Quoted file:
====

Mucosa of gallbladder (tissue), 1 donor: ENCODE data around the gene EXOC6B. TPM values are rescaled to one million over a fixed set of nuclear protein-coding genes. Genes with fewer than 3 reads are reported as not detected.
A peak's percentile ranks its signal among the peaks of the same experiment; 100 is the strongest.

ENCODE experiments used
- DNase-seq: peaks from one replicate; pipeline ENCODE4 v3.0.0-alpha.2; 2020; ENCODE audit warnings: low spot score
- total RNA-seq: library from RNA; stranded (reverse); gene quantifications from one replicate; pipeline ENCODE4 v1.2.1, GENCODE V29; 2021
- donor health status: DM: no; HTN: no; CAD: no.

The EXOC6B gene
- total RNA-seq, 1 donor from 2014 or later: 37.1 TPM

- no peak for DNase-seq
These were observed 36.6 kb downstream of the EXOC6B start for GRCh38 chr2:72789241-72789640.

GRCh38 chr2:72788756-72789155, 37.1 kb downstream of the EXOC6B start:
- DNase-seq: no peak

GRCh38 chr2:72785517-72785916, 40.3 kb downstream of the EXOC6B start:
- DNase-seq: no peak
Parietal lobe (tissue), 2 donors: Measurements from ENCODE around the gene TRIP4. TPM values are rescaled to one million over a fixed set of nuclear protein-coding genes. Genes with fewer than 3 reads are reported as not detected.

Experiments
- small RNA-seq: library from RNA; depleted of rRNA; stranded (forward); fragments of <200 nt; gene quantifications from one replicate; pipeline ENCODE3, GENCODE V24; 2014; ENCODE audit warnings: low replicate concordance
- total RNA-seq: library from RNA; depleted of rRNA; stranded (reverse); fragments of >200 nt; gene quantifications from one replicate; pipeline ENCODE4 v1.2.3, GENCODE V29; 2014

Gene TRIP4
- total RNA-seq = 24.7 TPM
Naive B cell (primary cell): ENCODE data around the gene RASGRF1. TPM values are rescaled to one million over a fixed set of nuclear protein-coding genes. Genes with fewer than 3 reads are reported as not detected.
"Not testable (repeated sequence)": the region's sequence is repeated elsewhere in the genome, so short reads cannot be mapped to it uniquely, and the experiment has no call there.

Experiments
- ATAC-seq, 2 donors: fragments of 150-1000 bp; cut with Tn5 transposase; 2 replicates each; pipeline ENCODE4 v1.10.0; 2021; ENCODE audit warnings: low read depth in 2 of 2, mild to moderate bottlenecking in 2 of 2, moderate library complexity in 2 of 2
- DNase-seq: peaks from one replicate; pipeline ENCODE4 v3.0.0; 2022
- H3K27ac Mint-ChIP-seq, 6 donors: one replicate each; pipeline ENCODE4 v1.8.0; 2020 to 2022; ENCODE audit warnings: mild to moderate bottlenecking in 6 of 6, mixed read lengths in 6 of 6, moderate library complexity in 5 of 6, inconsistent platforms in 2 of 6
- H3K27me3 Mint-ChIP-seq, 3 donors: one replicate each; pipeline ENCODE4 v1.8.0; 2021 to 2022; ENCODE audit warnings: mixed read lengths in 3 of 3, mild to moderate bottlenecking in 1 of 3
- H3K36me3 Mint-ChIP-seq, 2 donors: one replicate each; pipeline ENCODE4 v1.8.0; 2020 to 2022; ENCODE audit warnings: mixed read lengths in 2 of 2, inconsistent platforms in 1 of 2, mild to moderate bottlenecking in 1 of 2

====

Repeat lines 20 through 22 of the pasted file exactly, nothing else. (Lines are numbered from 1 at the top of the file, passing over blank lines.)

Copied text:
- total RNA-seq = 24.7 TPM
Naive B cell (primary cell): ENCODE data around the gene RASGRF1. TPM values are rescaled to one million over a fixed set of nuclear protein-coding genes. Genes with fewer than 3 reads are reported as not detected.
"Not testable (repeated sequence)": the region's sequence is repeated elsewhere in the genome, so short reads cannot be mapped to it uniquely, and the experiment has no call there.